International Society of Political Psychology

Dr. Jarret Crawford

  • ISPP Member since 2007
  • The College of New Jersey

    The College of New Jersey
    2000 Pennington Rd
    Ewing, NJ 8628
    USA


Dr. Crawford at a glance

Areas of Formal Training

Psychology

Major Areas of Research and Interest

Voting Behavior / Public Opinion, Political Personality Types, Political Cognition

Languages Spoken

English

Dr. Crawford is available for media inquiries.


Recent Publications

Crawford, J. T., & Pilanski, J. M.

Political intolerance, right and left

in press, Political Psychology

Read Abstract
Research recently published in Political Psychology suggested that political intolerance is more strongly predicted by political conservatism than liberalism (Lindner & Nosek, 2009). Our findings challenge that conclusion. Participants provided intolerance judgments of several targets, and the political objective of these targets (left-wing vs. right-wing) was varied between subjects. Across seven judgments, conservatism predicted intolerance of left-wing targets, while liberalism predicted intolerance of right-wing targets. These relationships were fully mediated by perceived threat from targets. Moreover, participants were biased against directly opposing political targets: conservatives were more intolerant of a left-wing target than the opposing right-wing target (e.g., pro-gay vs. anti-gay rights activists), while liberals were more intolerant of a right-wing target than the opposing left-wing target. These findings are discussed within the context of the existing political intolerance and motivated reasoning literatures.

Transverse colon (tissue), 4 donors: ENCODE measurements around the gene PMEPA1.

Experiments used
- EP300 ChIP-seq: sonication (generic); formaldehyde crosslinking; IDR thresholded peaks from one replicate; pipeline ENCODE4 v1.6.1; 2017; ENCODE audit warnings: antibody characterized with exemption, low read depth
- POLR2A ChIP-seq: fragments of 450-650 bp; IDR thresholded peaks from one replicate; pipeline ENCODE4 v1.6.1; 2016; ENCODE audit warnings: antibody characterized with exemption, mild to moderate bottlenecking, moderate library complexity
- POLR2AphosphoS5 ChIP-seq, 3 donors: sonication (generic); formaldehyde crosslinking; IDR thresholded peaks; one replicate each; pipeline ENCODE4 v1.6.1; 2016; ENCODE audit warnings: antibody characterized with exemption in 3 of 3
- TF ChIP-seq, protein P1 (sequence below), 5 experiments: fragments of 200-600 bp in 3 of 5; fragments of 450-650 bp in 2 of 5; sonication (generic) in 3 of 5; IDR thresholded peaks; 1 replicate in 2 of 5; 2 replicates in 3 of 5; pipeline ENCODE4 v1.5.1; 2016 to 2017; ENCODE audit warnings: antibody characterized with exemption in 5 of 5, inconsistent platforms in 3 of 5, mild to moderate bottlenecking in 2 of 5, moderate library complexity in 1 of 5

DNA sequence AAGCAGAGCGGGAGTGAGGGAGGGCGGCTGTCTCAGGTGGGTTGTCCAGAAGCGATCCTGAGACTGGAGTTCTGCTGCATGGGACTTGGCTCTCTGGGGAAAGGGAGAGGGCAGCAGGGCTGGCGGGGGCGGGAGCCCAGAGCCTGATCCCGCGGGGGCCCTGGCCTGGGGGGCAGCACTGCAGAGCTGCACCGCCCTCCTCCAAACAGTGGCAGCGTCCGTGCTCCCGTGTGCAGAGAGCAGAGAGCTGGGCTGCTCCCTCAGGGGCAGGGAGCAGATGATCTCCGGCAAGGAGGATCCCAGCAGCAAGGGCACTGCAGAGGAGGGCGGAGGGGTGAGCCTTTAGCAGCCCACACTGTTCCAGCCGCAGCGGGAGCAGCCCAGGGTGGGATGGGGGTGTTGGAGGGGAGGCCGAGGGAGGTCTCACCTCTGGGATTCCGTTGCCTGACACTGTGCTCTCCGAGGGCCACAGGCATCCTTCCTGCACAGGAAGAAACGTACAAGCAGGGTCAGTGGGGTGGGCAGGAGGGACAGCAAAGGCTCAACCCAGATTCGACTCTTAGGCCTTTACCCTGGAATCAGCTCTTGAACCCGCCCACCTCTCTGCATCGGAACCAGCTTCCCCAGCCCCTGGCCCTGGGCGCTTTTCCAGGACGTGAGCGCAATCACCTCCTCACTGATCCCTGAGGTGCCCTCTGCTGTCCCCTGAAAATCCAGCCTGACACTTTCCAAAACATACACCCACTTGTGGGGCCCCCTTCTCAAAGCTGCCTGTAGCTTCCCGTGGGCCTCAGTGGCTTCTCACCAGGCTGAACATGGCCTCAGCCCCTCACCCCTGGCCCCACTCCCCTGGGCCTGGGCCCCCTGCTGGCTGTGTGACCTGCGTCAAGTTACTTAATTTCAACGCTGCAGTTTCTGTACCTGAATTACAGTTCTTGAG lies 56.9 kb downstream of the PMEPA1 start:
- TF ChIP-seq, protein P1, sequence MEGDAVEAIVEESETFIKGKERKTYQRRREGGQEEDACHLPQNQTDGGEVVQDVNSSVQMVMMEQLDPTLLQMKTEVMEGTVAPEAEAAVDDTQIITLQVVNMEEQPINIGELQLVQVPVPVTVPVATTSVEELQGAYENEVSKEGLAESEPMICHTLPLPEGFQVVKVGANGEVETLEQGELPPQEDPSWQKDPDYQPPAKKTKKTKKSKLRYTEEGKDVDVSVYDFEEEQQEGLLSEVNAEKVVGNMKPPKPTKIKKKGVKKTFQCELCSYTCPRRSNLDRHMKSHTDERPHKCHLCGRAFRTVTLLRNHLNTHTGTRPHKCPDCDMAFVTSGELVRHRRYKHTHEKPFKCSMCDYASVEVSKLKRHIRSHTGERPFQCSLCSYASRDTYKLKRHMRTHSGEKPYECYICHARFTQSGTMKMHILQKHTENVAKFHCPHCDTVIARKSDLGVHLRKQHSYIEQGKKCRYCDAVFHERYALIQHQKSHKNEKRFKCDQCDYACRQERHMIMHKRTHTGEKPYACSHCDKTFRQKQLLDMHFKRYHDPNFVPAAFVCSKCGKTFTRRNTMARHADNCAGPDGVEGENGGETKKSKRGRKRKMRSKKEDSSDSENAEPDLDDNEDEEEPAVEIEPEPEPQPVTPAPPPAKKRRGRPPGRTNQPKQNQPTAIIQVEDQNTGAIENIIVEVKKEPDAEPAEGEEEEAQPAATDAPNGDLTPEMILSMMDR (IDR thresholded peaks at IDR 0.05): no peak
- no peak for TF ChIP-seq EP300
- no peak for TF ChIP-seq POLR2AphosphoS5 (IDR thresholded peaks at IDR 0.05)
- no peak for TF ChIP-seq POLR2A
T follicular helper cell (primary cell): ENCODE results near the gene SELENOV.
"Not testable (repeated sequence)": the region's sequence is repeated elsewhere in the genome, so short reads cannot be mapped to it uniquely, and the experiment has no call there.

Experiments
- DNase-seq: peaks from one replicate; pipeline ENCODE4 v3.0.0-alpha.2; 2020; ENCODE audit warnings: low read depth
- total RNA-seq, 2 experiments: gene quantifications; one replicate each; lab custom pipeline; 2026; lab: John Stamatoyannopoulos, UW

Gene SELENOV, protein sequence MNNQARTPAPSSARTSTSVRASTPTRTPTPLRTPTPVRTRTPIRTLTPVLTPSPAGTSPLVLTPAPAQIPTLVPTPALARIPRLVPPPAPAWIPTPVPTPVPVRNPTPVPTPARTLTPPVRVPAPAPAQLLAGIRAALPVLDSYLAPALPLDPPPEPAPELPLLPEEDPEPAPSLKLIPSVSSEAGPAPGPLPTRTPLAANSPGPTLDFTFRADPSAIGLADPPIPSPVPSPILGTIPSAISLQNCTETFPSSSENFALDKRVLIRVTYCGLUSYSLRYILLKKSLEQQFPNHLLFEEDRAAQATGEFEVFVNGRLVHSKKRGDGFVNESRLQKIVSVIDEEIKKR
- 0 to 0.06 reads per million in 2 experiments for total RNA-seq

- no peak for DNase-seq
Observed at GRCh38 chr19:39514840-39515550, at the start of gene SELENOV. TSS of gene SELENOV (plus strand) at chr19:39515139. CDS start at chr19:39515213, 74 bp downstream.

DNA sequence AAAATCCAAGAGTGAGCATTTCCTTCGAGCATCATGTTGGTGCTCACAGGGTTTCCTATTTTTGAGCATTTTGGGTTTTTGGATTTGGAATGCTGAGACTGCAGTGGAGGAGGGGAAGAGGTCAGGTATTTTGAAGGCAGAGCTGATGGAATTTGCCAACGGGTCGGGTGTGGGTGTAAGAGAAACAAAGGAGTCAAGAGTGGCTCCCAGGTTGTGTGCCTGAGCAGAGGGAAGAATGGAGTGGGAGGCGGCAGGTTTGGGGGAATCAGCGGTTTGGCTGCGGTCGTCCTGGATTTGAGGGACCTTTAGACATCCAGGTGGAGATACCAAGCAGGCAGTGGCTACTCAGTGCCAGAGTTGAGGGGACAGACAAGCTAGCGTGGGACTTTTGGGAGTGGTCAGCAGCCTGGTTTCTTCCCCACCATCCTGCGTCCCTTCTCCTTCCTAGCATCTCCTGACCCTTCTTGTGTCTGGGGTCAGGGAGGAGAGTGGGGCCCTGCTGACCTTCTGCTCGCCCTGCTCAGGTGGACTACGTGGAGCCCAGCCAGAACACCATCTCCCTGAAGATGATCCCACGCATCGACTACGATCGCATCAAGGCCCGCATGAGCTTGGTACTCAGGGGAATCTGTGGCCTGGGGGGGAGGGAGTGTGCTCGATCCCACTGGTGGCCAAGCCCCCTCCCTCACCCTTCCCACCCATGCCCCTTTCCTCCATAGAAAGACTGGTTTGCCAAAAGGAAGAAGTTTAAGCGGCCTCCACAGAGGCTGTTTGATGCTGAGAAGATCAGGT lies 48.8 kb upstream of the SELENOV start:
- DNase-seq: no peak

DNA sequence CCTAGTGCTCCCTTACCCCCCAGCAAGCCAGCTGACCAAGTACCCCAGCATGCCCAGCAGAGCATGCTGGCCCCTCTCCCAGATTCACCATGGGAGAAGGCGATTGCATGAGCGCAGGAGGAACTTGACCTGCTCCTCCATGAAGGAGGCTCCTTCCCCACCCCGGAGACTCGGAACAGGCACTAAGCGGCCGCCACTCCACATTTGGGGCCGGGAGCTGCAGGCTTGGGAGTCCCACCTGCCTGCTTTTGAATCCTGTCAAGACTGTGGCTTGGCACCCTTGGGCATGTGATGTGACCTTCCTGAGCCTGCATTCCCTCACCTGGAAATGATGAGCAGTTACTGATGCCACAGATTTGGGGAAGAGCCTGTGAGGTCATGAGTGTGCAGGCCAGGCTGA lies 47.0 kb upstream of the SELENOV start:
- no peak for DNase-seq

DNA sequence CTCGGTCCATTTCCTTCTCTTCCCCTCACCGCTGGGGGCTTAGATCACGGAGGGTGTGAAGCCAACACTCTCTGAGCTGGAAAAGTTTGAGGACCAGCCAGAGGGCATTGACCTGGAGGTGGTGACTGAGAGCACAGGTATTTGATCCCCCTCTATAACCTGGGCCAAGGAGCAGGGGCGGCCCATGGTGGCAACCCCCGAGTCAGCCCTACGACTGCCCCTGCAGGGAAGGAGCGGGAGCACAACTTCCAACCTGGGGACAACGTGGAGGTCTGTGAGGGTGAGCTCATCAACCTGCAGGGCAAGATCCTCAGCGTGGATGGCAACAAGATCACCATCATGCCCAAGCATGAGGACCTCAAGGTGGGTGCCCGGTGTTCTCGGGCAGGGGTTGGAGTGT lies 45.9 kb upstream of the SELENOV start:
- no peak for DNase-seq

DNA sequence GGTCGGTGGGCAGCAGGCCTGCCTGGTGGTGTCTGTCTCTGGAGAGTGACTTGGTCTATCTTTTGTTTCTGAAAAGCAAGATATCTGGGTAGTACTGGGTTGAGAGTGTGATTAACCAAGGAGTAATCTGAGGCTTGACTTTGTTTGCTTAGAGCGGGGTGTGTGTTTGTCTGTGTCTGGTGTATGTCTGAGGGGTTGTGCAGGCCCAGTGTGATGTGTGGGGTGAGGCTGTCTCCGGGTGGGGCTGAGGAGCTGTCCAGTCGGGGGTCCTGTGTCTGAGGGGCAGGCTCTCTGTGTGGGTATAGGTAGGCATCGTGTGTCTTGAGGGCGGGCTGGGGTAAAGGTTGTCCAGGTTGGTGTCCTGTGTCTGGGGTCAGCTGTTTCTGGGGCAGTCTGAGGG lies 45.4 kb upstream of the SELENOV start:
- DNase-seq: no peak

Crawford, J. T., & Pilanski, J. M.

The differential effects of right-wing authoritarianism and social dominance orientation on political intolerance.

in press, Political Psychology

Read Abstract
Decades of scholarship have identified several determinants of political intolerance, including authoritarianism and normative threat. Previous attempts in the literature to associate other individual difference variables (i.e., social dominance orientation, SDO) and situational variables (i.e., outgroups’ gains in power and status) have been unsuccessful. Using a dual process motivational model (DPM) framework, in Study 1 we found that SDO predicted political intolerance, but only of groups with hierarchy-attenuating political objectives. This relationship was consistent over and above other well-known predictors of political intolerance, including right-wing authoritarianism (RWA). RWA predicted intolerance of groups with both hierarchy-attenuating and conformity-reducing objectives. In Study 2, we manipulated whether an immigrant rights group was described as presenting a normative threat or as gaining power and status. Consistent with extant findings, RWA moderated the effect of normative threat on political intolerance. More interestingly, SDO moderated the effect of gains in power and status on political intolerance. The implications of these findings are discussed.

Crawford, J. T.

The ideologically objectionable premise model: Predicting biased political judgments on the left and right